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Re: Mommas, don't let your babies grow up to be...
Old 03-31-2005, 09:40 AM   #41
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Re: Mommas, don't let your babies grow up to be...

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Doesn't exactly take a genius to look at the pay charts for Os & Es and choose one... *However, the extra pay isn't free and I knew alot of Es, that wanted NO part of all the stuff that goes with being an O... *
Noticed some of those big bonuses for spec ops, etc... look tempting <NOT>... Wonder, if he'll actually end up with a short term paycut as a butter bar w/o those bonuses and tax bennies... *

I took a cut enterring service and probably didn't reach the break even point until I went over 20... It's all gravy now. 8)
GDER: One point that seems to always be overlooked when discussions about lower salary with a COLA"d pension, verses larger salary without same is TAXES.

I have tried to put this point across to my older daughter. She works for the state of Calif. At a certain point she will qualify for a COLA'D pension.
My youngest daughter is a Reg. Mgr for a large retail company. She has no pension, and no matching deferred comp. scheme.
My youngest daughter, because she makes far more money than my older daughter, pays a helluva lot more in taxes. That fact makes the differences in "after tax spendible", a little less attractive.
Added to that, is my youngest daughter spends her days in a highly competitive, cut-throat invironment, while my older daughter puts in her time with the state,
has regular hours, lots of paid holidays, and a comparatively "stress free environment".
All my older daughter sees is that her sister makes more money than her.
While I personally, while working, was in my younger daughters situation, I think by far, my daughter that works for the state has the best deal.
She'll figure that out later in life.
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Re: Any middle class ER wannabe's?
Old 03-31-2005, 12:10 PM   #42
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Re: Any middle class ER wannabe's?

GD-ER, you are right, no peanut gallery about it. I guess there is a (possibly false) mental comfort of garanteed income streams. Even if I totally flop as an investor, I'll at least have a survivable income at 65. But I'm starting to see that it's not as big an incentive as it looks...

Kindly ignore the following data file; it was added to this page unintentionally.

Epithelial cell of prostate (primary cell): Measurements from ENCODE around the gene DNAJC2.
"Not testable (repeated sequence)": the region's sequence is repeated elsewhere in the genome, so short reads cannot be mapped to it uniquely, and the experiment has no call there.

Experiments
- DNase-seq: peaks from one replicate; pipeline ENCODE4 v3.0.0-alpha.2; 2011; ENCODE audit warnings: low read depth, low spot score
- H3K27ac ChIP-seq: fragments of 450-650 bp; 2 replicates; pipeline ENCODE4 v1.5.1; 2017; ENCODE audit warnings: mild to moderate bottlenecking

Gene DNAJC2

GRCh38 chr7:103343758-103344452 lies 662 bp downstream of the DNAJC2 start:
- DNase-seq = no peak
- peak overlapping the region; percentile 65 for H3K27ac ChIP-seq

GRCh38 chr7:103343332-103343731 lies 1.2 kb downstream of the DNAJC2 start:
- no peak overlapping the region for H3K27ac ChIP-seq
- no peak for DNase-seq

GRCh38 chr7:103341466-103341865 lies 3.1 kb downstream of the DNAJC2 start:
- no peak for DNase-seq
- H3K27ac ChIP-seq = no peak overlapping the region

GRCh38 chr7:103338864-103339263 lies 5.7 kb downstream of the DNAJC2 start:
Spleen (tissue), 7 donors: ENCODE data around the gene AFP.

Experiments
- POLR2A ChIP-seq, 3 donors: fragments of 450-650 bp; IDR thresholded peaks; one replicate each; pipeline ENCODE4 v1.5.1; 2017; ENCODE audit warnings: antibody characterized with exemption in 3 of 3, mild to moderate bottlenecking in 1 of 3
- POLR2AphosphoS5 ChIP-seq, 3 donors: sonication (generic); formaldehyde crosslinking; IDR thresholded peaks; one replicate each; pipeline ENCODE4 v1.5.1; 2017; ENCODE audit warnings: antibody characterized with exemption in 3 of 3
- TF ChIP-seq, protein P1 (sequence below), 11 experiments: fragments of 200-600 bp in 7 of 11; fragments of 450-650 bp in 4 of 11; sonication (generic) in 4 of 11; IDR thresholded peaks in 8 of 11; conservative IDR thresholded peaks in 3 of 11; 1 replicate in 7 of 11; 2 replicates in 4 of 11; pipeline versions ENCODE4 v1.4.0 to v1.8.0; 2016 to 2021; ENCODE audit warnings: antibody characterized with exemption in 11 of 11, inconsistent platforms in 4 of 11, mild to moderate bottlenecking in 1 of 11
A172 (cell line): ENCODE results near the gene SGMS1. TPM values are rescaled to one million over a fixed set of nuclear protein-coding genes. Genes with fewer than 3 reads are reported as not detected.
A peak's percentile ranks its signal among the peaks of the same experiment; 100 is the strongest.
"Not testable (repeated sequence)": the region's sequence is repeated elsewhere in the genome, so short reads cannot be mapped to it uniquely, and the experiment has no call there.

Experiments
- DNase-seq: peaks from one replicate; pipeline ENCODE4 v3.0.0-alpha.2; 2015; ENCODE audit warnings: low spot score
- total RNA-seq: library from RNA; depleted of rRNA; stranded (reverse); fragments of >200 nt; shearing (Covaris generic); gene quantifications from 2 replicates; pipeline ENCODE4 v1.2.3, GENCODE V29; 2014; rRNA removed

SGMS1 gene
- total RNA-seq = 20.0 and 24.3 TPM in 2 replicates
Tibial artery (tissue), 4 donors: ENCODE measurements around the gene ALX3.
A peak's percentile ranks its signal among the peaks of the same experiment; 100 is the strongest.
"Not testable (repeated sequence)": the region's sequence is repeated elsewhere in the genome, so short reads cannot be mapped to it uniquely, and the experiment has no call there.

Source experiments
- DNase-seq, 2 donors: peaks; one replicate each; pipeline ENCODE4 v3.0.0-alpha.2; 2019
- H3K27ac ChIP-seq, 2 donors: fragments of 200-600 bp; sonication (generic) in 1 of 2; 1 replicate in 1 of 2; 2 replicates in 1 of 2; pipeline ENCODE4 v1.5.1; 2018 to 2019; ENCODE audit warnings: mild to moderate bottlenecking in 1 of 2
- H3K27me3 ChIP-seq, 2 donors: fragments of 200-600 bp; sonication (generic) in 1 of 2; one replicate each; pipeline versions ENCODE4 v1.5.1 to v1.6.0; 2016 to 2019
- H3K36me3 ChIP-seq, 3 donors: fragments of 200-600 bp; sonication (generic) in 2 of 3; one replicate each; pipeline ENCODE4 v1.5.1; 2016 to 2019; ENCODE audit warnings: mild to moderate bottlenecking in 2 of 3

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Re: Any middle class ER wannabe's?
Old 03-31-2005, 02:17 PM   #43
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Re: Any middle class ER wannabe's?

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"My wife grew up a PK" Huh?
Preacher's kid.
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Re: Any middle class ER wannabe's?
Old 03-31-2005, 03:21 PM   #44
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Re: Any middle class ER wannabe's?

Ahh yes - as an officer, you get to do 'extra duties'.

The thread on taxes is very important - while many of my active duty military friends moan about what they make in comparison to the civilian sector, I've explained to them that all of my salary is taxed with my only sheltering being the 403B and the various flexible spending accounts. The military has these wonderful allowances which aren't taxed - bottom line, it is what you get to keep not what you make---better cash flow in the military allowed me to save quite a bit in a short amount of time. Now that I'm back in civilian land, the cash flow is quite a bit less.

Bridget
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Re: Mommas, don't let your babies grow up to be...
Old 03-31-2005, 03:39 PM   #45
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Re: Mommas, don't let your babies grow up to be...

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I started to mention taxes, but there are so many variables and what will the tax code be 30 years from now?

The additional $10-20k currently gets taxed at highest applicable rate for individual/couple.
Investing the after tax portion and then paying tax as applicable on cap gains, dividends, etc. (currently at reduced rates) and then doing SWR withdrawals is a fairly complex problem with lots of variables.

{IF the additional salary<or part> could be invested deferred in a 401 or trad IRA, it is more analogous to a pension, in that it is taxed when it is received. A Roth<&401> is probably a better alternative depending on eligibility.}